Recent studies have shown that arsenate, the predominant form of As in aerobic soils, is taken up by the phosphate transport system in P. vittata and P. cretica (Wang et al., 2002; Poynton et al., 2004). Following the entry of arsenate into the root cells, some arsenate is reduced to arsenite by arsenate reductase. A gene encoding an arsenate reductase, PvACR2, has been cloned from the gametophyte of P. vittata (Ellis et al., 2006). Its expression in the gametophyte is constitutive and unaffected by arsenate exposure. Analysis of As speciation in the roots of both P. vittata and P. cretica shows that arsenate is the dominant species, while arsenite only accounts for 10–40% of the total As (Zhang et al., 2002; Zhao et al., 2002; Poynton et al., 2004; Pickering et al., 2006). By contrast, the fronds contain mainly inorganic arsenite (70–90% of the total As) (Lombi et al., 2002; Wang et al., 2002; Zhang et al., 2002; Zhao et al., 2002; Webb et al., 2003; Poynton et al., 2004; Pickering et al., 2006). The fact that proportionally more arsenite is found in fronds than in roots has led some authors to suggest that arsenate is reduced mainly in fronds (Zhang et al., 2002; Kertulis et al., 2005). However, the differential pattern of As speciation in roots and fronds may also result from a preferential translocation of arsenite from roots to fronds. In fact, Duan et al. (2005) assayed the activity of glutathione-dependent arsenate reductase in roots and fronds of P. vittata and found this activity only in the roots, suggesting that arsenate reduction occurs mainly in roots and that arsenite is subsequently translocated to fronds. By contrast, using an X-ray imaging technique to determine As speciation in different tissues of P. vittata, Pickering et al. (2006) proposed that arsenate is transported through the vascular tissue from the roots to the fronds, where it is reduced to arsenite and stored at high concentrations. Therefore, questions regarding the form of As translocated in xylem and the location of arsenate reduction in P. vittata remain unresolved. Identification of As species in the xylem sap will help to resolve this controversial issue, as well as providing an important clue to the mechanism responsible for the efficient translocation, and thus accumulation, of As in P. vittata.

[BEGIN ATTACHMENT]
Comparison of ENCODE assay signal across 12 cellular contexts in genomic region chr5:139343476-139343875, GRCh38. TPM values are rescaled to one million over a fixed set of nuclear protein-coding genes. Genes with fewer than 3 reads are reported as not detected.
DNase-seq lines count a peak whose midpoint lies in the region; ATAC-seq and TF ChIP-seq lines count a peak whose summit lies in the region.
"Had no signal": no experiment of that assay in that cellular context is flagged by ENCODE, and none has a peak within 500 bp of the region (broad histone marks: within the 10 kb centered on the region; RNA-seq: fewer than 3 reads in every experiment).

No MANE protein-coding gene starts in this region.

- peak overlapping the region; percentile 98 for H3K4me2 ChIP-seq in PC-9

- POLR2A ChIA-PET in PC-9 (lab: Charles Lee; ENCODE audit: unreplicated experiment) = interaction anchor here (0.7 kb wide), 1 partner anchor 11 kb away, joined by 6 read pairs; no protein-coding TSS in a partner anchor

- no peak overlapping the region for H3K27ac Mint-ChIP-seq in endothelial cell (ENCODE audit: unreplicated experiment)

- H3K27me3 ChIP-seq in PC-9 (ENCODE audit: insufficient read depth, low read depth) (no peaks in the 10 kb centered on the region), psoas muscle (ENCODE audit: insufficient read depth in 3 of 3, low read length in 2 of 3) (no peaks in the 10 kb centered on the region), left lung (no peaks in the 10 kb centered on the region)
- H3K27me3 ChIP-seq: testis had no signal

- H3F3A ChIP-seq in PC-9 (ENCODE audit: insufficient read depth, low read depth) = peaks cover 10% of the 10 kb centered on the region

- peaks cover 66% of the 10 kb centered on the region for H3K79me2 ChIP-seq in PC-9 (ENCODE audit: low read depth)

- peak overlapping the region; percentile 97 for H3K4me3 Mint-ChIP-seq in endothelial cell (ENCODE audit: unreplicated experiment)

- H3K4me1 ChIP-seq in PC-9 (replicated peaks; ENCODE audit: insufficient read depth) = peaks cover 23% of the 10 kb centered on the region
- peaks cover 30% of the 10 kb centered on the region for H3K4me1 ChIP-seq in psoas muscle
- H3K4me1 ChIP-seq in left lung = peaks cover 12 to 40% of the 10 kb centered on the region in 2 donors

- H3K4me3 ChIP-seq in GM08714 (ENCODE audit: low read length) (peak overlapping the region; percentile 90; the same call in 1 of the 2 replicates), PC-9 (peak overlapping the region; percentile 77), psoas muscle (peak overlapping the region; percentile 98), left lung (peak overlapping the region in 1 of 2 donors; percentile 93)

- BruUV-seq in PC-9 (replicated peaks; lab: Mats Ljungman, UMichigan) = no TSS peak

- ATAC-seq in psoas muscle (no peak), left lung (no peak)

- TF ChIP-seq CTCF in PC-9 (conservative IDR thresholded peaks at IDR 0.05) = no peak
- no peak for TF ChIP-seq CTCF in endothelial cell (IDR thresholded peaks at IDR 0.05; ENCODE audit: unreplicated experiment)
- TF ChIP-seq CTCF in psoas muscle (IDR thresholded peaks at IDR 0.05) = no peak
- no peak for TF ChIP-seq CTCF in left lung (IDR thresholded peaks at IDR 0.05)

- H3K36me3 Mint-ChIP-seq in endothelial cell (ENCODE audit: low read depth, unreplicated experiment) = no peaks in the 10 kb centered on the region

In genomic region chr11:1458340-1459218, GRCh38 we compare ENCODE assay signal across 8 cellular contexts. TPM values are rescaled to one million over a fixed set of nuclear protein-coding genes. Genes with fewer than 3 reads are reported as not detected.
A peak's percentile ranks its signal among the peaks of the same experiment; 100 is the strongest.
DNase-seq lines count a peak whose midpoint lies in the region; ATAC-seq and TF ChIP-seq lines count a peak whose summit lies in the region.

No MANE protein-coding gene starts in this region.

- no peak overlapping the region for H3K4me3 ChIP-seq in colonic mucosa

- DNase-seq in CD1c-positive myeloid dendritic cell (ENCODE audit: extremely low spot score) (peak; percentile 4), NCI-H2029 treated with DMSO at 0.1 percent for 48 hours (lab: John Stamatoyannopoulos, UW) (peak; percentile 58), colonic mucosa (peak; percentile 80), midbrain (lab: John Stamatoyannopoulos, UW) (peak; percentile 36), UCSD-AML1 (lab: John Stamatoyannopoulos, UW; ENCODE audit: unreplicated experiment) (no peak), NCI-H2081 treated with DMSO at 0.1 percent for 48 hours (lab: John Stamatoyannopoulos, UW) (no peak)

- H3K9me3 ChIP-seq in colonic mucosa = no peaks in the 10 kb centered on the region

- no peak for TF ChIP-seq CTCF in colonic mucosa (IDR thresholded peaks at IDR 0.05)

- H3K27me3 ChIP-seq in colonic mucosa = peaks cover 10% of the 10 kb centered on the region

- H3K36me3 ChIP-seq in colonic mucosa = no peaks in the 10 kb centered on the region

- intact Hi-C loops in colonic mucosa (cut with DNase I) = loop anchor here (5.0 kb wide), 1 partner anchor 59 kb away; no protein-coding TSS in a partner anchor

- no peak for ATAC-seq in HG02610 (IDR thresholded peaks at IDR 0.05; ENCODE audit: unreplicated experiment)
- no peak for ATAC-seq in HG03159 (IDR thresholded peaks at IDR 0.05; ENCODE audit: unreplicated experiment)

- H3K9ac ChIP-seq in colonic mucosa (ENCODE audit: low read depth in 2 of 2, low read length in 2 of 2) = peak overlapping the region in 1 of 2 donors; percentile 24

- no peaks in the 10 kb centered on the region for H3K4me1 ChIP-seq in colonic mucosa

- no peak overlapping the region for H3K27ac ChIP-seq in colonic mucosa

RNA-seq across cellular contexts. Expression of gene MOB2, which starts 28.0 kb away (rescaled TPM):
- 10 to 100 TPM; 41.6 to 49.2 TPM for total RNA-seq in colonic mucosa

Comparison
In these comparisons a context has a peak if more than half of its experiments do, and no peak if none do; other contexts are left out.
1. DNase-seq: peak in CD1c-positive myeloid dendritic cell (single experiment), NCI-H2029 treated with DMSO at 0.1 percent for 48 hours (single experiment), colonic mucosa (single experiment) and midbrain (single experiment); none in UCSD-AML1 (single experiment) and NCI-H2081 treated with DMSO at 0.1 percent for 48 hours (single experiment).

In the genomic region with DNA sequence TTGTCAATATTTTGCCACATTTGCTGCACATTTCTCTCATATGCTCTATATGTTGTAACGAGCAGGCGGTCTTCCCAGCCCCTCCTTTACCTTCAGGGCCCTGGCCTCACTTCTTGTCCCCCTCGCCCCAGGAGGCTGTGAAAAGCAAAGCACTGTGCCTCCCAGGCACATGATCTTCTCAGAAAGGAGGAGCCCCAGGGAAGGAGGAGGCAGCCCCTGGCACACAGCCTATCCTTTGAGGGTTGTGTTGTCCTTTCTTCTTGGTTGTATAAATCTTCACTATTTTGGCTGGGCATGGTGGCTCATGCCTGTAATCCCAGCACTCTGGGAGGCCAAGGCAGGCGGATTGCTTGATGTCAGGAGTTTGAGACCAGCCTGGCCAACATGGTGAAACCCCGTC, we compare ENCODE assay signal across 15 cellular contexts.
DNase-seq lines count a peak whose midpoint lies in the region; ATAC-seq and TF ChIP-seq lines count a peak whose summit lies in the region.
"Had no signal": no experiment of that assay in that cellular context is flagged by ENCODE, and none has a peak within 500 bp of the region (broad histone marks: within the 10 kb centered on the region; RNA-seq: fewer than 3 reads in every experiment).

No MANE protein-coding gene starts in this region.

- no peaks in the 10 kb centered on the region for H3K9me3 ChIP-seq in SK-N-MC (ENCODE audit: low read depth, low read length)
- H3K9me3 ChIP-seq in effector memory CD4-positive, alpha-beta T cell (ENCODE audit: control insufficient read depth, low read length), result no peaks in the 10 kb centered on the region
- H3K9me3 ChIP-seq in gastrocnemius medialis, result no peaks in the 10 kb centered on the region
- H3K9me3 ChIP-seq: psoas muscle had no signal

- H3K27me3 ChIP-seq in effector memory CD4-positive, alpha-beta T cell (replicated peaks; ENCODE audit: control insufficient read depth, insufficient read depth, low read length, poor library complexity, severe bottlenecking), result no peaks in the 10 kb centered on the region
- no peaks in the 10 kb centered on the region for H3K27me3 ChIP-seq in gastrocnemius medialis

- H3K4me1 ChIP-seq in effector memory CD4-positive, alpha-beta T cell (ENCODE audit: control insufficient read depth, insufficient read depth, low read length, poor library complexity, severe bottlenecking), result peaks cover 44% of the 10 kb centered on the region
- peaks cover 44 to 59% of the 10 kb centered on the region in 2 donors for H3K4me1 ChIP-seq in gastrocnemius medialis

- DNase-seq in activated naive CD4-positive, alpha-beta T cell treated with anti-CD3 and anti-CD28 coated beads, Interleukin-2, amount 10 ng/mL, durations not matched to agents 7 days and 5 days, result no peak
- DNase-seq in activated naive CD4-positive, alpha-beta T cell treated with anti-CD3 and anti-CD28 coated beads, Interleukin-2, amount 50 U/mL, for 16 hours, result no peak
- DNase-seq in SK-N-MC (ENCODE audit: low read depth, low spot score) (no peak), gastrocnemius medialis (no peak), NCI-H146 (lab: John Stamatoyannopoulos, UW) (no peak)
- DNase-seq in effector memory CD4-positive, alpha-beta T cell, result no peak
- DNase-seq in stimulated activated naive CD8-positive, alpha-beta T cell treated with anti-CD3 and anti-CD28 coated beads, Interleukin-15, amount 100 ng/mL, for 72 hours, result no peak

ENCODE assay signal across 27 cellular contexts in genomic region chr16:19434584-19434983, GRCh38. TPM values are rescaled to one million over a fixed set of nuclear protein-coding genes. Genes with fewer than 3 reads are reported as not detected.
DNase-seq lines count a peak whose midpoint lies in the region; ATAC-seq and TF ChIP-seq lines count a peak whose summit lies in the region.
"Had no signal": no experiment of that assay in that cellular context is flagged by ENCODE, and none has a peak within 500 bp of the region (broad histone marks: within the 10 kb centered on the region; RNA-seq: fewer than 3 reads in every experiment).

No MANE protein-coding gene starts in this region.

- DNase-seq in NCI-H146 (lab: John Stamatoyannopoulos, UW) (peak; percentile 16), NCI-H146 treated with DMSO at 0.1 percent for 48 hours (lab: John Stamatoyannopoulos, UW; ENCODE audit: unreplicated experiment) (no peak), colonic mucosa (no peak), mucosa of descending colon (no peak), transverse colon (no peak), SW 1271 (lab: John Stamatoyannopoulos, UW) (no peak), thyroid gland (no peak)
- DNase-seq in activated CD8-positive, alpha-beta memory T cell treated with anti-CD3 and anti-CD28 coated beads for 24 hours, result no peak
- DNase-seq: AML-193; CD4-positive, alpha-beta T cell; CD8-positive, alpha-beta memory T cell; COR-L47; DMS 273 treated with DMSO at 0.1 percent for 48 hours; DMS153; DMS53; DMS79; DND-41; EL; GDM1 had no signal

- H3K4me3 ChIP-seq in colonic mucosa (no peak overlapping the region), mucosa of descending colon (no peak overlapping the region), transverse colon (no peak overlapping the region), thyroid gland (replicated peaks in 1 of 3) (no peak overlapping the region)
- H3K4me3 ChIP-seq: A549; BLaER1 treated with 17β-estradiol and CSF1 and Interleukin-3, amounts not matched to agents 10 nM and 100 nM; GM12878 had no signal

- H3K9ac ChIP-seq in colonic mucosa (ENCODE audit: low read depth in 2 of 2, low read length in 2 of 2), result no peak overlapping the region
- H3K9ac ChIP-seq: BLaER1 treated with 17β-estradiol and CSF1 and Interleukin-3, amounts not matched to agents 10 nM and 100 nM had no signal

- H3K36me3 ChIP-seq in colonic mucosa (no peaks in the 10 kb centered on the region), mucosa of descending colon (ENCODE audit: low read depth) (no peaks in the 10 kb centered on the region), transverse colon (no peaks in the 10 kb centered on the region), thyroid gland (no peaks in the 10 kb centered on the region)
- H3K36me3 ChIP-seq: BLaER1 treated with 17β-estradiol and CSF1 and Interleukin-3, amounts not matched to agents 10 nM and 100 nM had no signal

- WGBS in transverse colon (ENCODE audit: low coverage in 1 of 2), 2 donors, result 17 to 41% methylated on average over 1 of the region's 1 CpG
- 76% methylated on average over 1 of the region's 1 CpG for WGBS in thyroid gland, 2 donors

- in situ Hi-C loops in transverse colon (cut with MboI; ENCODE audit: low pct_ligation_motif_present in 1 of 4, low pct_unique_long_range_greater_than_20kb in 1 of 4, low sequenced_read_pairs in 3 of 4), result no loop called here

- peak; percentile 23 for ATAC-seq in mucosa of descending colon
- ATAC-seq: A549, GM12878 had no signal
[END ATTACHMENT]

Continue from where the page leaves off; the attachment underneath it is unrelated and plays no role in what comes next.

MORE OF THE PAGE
The main objective of the present study was to determine As speciation in the xylem sap as well as in root and frond tissues of P. vittata supplied with either arsenate or arsenite. An additional objective was to investigate whether arsenite is exuded from roots to the external medium, as has recently been shown in plant species that do not hyperaccumulate As (Xu et al., 2007).